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Friday, May 25, 2018

Solo: A Star Wars Story

SOLO: A STAR WARS STORY

** SPOILERS **

Han Solo (Alden Ehrenreich) gets his famous surname in Solo: A Star Wars Story. It's given to him by a disinterested recruitment officer for the Empire because Han says he's all alone. The three years Solo serves in the Empire, first as a washout pilot in the Imperial Navy and later as a boots-on-the-ground grunt (the Empire has normal soldiers and doesn't rely exclusively upon Stormtroopers?), are the only time Han is ever really solo. Otherwise, Solo is surrounded by friends, most importantly, Chewbacca (Joonas Suotamo), the heart and soul of the whole movie. Where would Han be without his best Wookiee friend (who owes him a life debt for busting him out of Imperial prison, though the film never mentions the life debt part)? Nowhere, that's where.

Ron Howard's Solo: A Star Wars Story is the story of Solo, formerly known as just "Han", a twentysomething who grew up a thief in the grimy, ship-building world of Corellia. (If there's a bright center to the universe, Corellia would be the planet it's farthest from, to paraphrase some kid on Tatooine.) Han wanted to run away and see the galaxy with his best girl Qi'ra (Emilia Clarke), but the gangsters who raised them had other ideas. Qi'ra began Han's canonical attraction to petite brunettes with pretty faces and British accents. It turns out a British accent is Han's biggest lure: on an Imperial battlefield, he meets his mentor Beckett (Woody Harrelson), a smuggler working with Val (Thandie Newton), who has, you guessed it, a pretty face and a British accent. Han and Chewie end up as part of their crew, pulling a bungled train heist for crime lord Dryden Vos (Paul Bettany), the leader of the Crimson Dawn syndicate. Vos also has a British accent, and Bettany has a pretty face, so he counts. Luckily for Han, Qi'ra, the girl he's trying to get back to save, now works for Vos as his trusted lieutenant. She's "done a lot of things" to get to where she's at, warnings to Solo she ominously and routinely drops and Han is happy to ignore. Solo is the only one shocked when she turns on him.

Since this is a Star Wars story of a beloved canonical character, Solo has to check the many boxes of Fan Service. We learn how Han meets his frenemy Lando Calrissian (Donald Glover), the smooth, impeccably-caped card sharp who just happens to own the Millennium Falcon, the ship destined to belong to Solo. The fastest hunk of junk in the galaxy is brand-spanking new - at least until Solo gets his hands on it. Lando's co-pilot is a social justice-seeking droid named L3-37 (Phoebe Waller-Bridge), who has a British accent if not the requisite pretty face, but that's good enough for Han as well. Together, this motley crew pulls off the infamous Kessel Run in less than 12 parsecs as they steal and smuggle unstable hyperfuel called Coaxium to pay off a debt to Vos. Hunting them down are space pirates led by the masked Enfys Nest (Erin Kellyman). When Nest removes her helm and reveals herself to be a girl with a pretty face and a British accent, there's instantly no doubt Solo will turn on Vos and side with this babe and her burgeoning 'Rebellion' against the evil Empire. (Qi'ra even says it outright: "He's going to help her.") And there are, or course, callbacks to the Original Trilogy (thermal detonator, a kiss on the cheek "for luck", the Falcon runs afoul of a giant monster in outer space, Han shoots first) that are fun to spot.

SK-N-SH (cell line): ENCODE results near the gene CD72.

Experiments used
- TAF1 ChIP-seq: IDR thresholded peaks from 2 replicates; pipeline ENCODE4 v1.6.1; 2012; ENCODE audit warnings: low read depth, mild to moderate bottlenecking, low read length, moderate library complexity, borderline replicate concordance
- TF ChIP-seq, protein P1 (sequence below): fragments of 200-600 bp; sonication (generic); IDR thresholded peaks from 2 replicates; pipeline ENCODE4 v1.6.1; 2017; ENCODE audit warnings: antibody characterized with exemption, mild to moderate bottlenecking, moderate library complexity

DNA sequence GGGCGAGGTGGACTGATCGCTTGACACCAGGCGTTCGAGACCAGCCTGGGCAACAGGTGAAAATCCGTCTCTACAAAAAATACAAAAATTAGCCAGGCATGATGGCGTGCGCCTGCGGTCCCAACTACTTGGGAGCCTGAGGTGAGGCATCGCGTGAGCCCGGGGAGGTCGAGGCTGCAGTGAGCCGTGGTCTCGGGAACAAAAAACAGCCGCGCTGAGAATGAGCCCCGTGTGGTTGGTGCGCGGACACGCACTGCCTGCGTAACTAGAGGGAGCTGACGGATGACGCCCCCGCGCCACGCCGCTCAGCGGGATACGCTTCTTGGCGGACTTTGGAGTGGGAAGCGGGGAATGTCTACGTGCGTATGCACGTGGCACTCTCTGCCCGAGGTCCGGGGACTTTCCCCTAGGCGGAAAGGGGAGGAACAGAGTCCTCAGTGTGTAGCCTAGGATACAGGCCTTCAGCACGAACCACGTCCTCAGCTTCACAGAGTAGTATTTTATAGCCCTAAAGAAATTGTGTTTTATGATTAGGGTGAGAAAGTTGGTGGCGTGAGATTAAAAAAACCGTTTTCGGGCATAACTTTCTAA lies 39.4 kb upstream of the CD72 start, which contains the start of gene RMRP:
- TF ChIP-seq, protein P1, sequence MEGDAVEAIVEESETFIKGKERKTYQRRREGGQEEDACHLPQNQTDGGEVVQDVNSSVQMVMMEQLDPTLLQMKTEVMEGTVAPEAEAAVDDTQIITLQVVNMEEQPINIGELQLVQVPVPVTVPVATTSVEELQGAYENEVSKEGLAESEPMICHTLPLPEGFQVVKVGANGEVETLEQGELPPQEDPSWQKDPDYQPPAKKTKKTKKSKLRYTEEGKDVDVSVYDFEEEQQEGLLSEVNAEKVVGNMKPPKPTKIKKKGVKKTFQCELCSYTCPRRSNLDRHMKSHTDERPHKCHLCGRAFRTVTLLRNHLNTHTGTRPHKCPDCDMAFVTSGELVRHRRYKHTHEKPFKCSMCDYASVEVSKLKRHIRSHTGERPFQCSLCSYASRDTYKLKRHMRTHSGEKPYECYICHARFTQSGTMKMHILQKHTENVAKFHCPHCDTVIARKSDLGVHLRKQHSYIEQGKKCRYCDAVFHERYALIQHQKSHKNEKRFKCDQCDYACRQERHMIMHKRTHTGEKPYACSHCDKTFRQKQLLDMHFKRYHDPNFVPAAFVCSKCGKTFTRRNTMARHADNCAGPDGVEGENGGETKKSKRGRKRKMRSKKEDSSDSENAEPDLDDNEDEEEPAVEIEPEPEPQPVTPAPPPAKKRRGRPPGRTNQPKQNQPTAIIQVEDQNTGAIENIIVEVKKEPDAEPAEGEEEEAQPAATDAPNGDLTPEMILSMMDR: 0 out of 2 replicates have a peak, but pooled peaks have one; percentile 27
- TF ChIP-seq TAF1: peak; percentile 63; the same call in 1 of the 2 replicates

Solo's climax is impressive (most impressive) by featuring no less than five double crosses: 1. Lando double crosses Han and leaves with the Falcon. 2. Han, Qi'ra and Chewie double cross Vos with fake Coaxium. 3. Beckett double crosses Han by revealing he sold them out to Vos. 4. Qi'ra double crosses Vos and kills him to take command of the Crimson Dawn (for those of us who don't read or care about the Star Wars Extended Universe, the sudden appearance of a long-dead Phantom Menace villain makes no sense and reeks of Fan Service), and 5. Q'ira double crosses Han and leaves him with his Wookiee as she becomes the new crime lord of the galaxy. As Homer Simpson would say, Solo learns a valuable lesson: "Never trust anyone." Except for your Wookiee. Always stand by your Wookiee and he'll look after you.

Volumes have been written - and will continue to be - about the behind the scenes chaos that birthed Solo, ultimately resulting in Ron Howard directing the picture and bringing it to the finish line. Solo shows the mark of an efficient, experienced hired hand brought in to make the shoot days and execute this by-the-numbers origin story written by Lawrence and Jonathan Kasdan. Howard rarely generates his own material, preferring to adapt existing works or the stories of others to mixed results (Apollo 13, The Da Vinci Code, Rush, In The Heart of the Sea), but his surehanded guidance keeps this project from the disastrous, Millennium Falcon-crushing gravity well it was turning into. One also gets the sense that if Howard was in charge from the start, he wouldn't have cast Ehrenreich, whose constant mugging masks a genuine sincerity, yet never jives with the beloved 'real' Han Solo originated by Harrison Ford. This would be fine if Ehrenreich were playing an alternate universe Han like Chris Pine did Kirk in J.J. Abrams' Star Trek films, but this is supposed to be the same guy Ford played, so. Although Solo never makes the jump to a magical hyperspace of imagination like the best Star Wars films (could it ever have?), overall, it's a solid, enjoyable romp through the seedier worlds of the galaxy far, far away. Considering the Han Solo solo film should have detonated like so much unstable Coaxium, the fact that the Han Solo solo film is fine (it's fine) is a win.

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